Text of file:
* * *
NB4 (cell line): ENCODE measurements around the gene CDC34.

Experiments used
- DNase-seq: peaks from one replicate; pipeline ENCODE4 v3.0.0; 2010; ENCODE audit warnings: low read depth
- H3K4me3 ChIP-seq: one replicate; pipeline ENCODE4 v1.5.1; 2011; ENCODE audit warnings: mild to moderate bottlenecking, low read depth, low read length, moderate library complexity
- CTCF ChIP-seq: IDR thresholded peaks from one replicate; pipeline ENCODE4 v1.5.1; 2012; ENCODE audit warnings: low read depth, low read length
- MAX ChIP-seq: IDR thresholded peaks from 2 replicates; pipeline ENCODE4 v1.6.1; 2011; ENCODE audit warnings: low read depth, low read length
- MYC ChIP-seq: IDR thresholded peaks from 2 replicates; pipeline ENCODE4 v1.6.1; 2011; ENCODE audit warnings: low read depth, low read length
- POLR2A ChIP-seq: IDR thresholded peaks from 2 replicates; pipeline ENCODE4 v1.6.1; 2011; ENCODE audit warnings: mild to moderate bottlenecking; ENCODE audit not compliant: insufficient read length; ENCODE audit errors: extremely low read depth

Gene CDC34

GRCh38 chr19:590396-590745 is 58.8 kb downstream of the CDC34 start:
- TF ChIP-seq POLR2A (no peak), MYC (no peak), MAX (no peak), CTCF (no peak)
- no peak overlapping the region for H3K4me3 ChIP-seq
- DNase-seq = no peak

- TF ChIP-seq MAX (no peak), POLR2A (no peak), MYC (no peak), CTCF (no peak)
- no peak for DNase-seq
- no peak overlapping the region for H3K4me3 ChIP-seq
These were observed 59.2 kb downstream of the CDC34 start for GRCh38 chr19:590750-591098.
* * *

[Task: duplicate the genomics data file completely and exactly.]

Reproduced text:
NB4 (cell line): ENCODE measurements around the gene CDC34.

Experiments used
- DNase-seq: peaks from one replicate; pipeline ENCODE4 v3.0.0; 2010; ENCODE audit warnings: low read depth
- H3K4me3 ChIP-seq: one replicate; pipeline ENCODE4 v1.5.1; 2011; ENCODE audit warnings: mild to moderate bottlenecking, low read depth, low read length, moderate library complexity
- CTCF ChIP-seq: IDR thresholded peaks from one replicate; pipeline ENCODE4 v1.5.1; 2012; ENCODE audit warnings: low read depth, low read length
- MAX ChIP-seq: IDR thresholded peaks from 2 replicates; pipeline ENCODE4 v1.6.1; 2011; ENCODE audit warnings: low read depth, low read length
- MYC ChIP-seq: IDR thresholded peaks from 2 replicates; pipeline ENCODE4 v1.6.1; 2011; ENCODE audit warnings: low read depth, low read length
- POLR2A ChIP-seq: IDR thresholded peaks from 2 replicates; pipeline ENCODE4 v1.6.1; 2011; ENCODE audit warnings: mild to moderate bottlenecking; ENCODE audit not compliant: insufficient read length; ENCODE audit errors: extremely low read depth

Gene CDC34

GRCh38 chr19:590396-590745 is 58.8 kb downstream of the CDC34 start:
- TF ChIP-seq POLR2A (no peak), MYC (no peak), MAX (no peak), CTCF (no peak)
- no peak overlapping the region for H3K4me3 ChIP-seq
- DNase-seq = no peak

- TF ChIP-seq MAX (no peak), POLR2A (no peak), MYC (no peak), CTCF (no peak)
- no peak for DNase-seq
- no peak overlapping the region for H3K4me3 ChIP-seq
These were observed 59.2 kb downstream of the CDC34 start for GRCh38 chr19:590750-591098.